Imagineers are also known for returning to ideas for attractions and shows that, for whatever reason, never came to fruition. These ideas are often reworked and appear in a different form--like the Museum of the Weird, a proposed walk-through wax museum that eventually became the Haunted Mansion.

Finally, there is the principle of “blue sky speculation,” a process where Imagineers generate ideas with no limitations. The custom at Imagineering has been to start the creative process with what is referred to as “eyewash”--the boldest, wildest, best idea one can come up with, presented in absolutely convincing detail. Many Imagineers consider this to be the true beginning of the design process and operate under the notion that if it can be dreamt, it can be built.

Imagineers are always seeking to improve upon their work--what Disney called “plussing.” He firmly believed that “Disneyland will never be completed as long as there’s imagination left in the world,” meaning there is always room for innovation and improvement.

Innovations

Over the years, Walt Disney Imagineering has been granted over 115 patents in areas such as ride systems, special effects, interactive technology, live entertainment, fiber optics, and advanced audio systems. WDI is responsible for technological advances such as the Circle-Vision 360° film technique and the FastPass virtual queuing system.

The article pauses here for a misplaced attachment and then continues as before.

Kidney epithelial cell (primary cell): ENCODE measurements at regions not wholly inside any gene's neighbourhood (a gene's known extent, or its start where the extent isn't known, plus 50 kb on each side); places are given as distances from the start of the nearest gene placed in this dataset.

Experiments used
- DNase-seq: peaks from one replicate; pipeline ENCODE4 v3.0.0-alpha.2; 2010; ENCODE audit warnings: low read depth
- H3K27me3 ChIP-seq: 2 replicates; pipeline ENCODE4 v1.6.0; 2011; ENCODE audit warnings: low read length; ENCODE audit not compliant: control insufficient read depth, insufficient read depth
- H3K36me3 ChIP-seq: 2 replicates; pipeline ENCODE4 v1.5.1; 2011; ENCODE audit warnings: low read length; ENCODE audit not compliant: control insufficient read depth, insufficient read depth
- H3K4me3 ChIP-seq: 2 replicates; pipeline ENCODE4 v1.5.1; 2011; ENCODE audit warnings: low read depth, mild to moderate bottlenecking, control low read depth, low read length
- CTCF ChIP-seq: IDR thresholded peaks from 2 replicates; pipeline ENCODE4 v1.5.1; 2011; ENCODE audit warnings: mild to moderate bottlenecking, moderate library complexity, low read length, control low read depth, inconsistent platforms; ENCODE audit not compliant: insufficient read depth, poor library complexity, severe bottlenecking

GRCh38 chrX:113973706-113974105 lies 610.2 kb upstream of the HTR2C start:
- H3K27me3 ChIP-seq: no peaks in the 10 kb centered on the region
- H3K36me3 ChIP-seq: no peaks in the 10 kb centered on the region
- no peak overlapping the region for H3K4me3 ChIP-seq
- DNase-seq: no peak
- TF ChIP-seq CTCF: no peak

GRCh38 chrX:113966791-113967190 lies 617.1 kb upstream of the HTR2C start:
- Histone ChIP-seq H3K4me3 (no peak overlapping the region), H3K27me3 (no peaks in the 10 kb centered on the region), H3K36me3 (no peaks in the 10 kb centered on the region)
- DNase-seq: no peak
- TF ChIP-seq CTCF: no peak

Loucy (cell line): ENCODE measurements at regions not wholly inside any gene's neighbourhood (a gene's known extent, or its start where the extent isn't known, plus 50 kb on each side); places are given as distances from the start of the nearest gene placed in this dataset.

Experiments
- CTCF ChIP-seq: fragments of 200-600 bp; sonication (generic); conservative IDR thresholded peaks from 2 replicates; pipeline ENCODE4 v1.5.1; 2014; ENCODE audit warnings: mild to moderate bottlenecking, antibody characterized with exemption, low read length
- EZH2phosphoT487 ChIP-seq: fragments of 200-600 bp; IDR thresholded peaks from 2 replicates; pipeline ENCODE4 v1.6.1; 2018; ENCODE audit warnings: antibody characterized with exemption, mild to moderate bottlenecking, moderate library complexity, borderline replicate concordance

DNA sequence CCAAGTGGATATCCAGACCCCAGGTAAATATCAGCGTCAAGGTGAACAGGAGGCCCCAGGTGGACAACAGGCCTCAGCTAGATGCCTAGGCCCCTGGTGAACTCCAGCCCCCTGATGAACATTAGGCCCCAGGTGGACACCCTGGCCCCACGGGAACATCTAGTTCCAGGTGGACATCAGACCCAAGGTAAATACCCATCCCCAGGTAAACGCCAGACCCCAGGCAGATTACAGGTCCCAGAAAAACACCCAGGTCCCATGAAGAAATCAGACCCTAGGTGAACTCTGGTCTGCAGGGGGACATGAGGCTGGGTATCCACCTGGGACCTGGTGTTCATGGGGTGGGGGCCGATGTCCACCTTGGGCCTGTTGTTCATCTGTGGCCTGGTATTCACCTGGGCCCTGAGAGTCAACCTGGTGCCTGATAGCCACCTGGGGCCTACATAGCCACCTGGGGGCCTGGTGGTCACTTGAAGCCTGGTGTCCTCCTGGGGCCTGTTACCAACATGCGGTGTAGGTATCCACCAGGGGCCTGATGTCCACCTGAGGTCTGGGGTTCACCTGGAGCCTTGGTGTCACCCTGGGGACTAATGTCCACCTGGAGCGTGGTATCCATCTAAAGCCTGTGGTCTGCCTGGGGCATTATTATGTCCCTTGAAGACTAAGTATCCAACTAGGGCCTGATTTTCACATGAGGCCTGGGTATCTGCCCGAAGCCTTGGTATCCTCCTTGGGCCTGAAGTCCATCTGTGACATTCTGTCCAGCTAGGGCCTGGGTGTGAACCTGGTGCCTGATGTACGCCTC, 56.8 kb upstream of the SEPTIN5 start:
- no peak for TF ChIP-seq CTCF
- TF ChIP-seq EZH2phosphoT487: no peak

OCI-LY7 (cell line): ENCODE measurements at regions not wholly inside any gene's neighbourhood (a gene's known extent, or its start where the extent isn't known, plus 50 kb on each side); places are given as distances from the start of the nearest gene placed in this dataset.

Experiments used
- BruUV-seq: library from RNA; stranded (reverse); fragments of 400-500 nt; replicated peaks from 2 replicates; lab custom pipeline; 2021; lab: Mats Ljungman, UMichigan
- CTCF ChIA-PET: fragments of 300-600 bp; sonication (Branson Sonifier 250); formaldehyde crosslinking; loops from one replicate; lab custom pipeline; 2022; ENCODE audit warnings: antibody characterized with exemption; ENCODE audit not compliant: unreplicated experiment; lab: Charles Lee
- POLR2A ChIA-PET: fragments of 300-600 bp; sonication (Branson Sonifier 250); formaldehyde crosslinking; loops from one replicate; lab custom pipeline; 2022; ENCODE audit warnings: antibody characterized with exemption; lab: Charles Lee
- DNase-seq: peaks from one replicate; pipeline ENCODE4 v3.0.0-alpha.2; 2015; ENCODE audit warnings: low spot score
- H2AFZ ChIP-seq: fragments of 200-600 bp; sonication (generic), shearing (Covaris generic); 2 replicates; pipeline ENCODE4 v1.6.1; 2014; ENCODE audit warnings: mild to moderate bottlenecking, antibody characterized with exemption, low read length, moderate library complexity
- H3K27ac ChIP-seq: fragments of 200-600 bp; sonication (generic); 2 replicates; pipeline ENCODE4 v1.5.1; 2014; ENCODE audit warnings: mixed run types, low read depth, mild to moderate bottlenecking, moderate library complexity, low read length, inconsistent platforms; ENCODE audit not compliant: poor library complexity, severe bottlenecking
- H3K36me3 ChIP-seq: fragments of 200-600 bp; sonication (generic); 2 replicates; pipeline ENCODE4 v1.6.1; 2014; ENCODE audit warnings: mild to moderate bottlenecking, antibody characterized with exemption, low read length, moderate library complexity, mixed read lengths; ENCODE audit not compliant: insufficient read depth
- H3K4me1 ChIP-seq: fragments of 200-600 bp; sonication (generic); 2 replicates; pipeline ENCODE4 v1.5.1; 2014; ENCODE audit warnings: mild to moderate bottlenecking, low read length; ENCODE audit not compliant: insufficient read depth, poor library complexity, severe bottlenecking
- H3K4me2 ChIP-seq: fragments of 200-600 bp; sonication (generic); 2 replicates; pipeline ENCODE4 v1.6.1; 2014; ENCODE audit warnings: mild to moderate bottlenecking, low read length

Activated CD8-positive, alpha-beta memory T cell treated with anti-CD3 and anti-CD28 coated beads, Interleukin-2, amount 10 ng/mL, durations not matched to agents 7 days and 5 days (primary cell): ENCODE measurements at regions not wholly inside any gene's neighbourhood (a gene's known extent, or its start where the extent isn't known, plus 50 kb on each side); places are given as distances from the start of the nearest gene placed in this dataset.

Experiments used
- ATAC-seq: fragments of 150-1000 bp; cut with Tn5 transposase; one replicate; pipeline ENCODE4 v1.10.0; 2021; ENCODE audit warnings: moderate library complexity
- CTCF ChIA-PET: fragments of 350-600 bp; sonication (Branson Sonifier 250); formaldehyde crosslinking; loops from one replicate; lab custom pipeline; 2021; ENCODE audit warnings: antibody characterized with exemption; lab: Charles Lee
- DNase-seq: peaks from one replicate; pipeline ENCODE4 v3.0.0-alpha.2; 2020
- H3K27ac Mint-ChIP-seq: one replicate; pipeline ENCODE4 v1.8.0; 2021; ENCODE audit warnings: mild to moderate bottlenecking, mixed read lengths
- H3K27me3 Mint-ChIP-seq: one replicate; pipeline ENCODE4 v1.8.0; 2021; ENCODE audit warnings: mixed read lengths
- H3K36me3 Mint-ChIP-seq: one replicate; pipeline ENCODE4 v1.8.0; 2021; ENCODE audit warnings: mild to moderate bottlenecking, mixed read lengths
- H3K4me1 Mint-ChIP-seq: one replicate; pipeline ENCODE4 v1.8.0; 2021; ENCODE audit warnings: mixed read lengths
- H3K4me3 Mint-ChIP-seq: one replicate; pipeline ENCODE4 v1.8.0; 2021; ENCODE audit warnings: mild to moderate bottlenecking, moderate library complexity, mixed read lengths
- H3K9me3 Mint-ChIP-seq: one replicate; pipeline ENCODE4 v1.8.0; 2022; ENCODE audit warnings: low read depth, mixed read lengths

Imagineering is perhaps best known for its development of Audio-Animatronics , a form of robotics created for use in shows and attractions in the theme parks that allowed Disney to animate things in three dimensions instead of just two. The idea sprang from Disney’s fascination with a mechanical bird he purchased in New Orleans, which eventually led to the development of the attraction The Enchanted Tiki Room. The Tiki Room, which featured singing Audio-Animatronic birds, was the first to use such technology. The 1964 World's Fair featured an Audio Animatronic figure of Abraham Lincoln that actually stood up and delivered part of the Gettysburg Address (which was incidentally just past its centennial at the time) for the Great Moments With Mr. Lincoln exhibit, the first human Audio-Animatronic figure.